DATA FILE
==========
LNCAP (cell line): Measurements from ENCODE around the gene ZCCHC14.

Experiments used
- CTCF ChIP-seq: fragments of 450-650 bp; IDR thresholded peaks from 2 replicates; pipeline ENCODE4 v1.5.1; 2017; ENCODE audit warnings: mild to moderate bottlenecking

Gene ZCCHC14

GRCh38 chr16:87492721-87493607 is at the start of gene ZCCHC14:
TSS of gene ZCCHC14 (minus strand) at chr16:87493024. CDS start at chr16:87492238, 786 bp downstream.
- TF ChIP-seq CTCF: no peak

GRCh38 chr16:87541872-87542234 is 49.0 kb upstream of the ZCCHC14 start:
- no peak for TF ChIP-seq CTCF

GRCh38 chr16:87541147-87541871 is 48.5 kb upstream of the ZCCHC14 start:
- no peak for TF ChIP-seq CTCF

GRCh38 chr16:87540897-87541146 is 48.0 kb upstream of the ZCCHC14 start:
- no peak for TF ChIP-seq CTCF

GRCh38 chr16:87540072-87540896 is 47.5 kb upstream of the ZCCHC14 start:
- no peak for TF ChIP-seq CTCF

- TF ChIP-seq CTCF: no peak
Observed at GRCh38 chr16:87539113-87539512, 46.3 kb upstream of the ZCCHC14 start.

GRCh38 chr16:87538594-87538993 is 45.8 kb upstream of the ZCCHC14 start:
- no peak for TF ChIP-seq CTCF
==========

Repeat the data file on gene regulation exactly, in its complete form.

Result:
LNCAP (cell line): Measurements from ENCODE around the gene ZCCHC14.

Experiments used
- CTCF ChIP-seq: fragments of 450-650 bp; IDR thresholded peaks from 2 replicates; pipeline ENCODE4 v1.5.1; 2017; ENCODE audit warnings: mild to moderate bottlenecking

Gene ZCCHC14

GRCh38 chr16:87492721-87493607 is at the start of gene ZCCHC14:
TSS of gene ZCCHC14 (minus strand) at chr16:87493024. CDS start at chr16:87492238, 786 bp downstream.
- TF ChIP-seq CTCF: no peak

GRCh38 chr16:87541872-87542234 is 49.0 kb upstream of the ZCCHC14 start:
- no peak for TF ChIP-seq CTCF

GRCh38 chr16:87541147-87541871 is 48.5 kb upstream of the ZCCHC14 start:
- no peak for TF ChIP-seq CTCF

GRCh38 chr16:87540897-87541146 is 48.0 kb upstream of the ZCCHC14 start:
- no peak for TF ChIP-seq CTCF

GRCh38 chr16:87540072-87540896 is 47.5 kb upstream of the ZCCHC14 start:
- no peak for TF ChIP-seq CTCF

- TF ChIP-seq CTCF: no peak
Observed at GRCh38 chr16:87539113-87539512, 46.3 kb upstream of the ZCCHC14 start.

GRCh38 chr16:87538594-87538993 is 45.8 kb upstream of the ZCCHC14 start:
- no peak for TF ChIP-seq CTCF